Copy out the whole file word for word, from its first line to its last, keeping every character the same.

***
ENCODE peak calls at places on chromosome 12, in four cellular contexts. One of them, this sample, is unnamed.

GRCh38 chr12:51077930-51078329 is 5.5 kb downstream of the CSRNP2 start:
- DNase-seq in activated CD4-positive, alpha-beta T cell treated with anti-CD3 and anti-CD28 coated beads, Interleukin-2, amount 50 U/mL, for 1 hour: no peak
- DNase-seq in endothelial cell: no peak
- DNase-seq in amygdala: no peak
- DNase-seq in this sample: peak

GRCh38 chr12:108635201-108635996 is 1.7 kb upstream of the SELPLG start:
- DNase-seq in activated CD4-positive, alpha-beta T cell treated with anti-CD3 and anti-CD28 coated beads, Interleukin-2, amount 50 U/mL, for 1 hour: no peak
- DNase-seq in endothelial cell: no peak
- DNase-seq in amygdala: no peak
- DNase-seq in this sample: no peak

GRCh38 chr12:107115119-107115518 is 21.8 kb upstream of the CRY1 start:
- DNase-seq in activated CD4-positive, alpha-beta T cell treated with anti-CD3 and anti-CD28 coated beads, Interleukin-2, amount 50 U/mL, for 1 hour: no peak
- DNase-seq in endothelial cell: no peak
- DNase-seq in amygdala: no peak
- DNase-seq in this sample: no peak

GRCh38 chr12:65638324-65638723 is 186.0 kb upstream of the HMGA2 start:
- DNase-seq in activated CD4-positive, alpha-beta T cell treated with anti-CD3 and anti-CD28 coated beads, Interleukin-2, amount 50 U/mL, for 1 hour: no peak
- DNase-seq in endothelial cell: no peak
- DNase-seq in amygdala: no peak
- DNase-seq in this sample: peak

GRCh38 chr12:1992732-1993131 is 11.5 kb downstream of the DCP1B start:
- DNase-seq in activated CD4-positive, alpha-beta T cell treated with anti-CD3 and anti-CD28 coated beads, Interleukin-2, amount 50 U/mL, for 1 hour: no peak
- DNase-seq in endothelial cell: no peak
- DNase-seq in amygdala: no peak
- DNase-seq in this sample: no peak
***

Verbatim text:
ENCODE peak calls at places on chromosome 12, in four cellular contexts. One of them, this sample, is unnamed.

GRCh38 chr12:51077930-51078329 is 5.5 kb downstream of the CSRNP2 start:
- DNase-seq in activated CD4-positive, alpha-beta T cell treated with anti-CD3 and anti-CD28 coated beads, Interleukin-2, amount 50 U/mL, for 1 hour: no peak
- DNase-seq in endothelial cell: no peak
- DNase-seq in amygdala: no peak
- DNase-seq in this sample: peak

GRCh38 chr12:108635201-108635996 is 1.7 kb upstream of the SELPLG start:
- DNase-seq in activated CD4-positive, alpha-beta T cell treated with anti-CD3 and anti-CD28 coated beads, Interleukin-2, amount 50 U/mL, for 1 hour: no peak
- DNase-seq in endothelial cell: no peak
- DNase-seq in amygdala: no peak
- DNase-seq in this sample: no peak

GRCh38 chr12:107115119-107115518 is 21.8 kb upstream of the CRY1 start:
- DNase-seq in activated CD4-positive, alpha-beta T cell treated with anti-CD3 and anti-CD28 coated beads, Interleukin-2, amount 50 U/mL, for 1 hour: no peak
- DNase-seq in endothelial cell: no peak
- DNase-seq in amygdala: no peak
- DNase-seq in this sample: no peak

GRCh38 chr12:65638324-65638723 is 186.0 kb upstream of the HMGA2 start:
- DNase-seq in activated CD4-positive, alpha-beta T cell treated with anti-CD3 and anti-CD28 coated beads, Interleukin-2, amount 50 U/mL, for 1 hour: no peak
- DNase-seq in endothelial cell: no peak
- DNase-seq in amygdala: no peak
- DNase-seq in this sample: peak

GRCh38 chr12:1992732-1993131 is 11.5 kb downstream of the DCP1B start:
- DNase-seq in activated CD4-positive, alpha-beta T cell treated with anti-CD3 and anti-CD28 coated beads, Interleukin-2, amount 50 U/mL, for 1 hour: no peak
- DNase-seq in endothelial cell: no peak
- DNase-seq in amygdala: no peak
- DNase-seq in this sample: no peak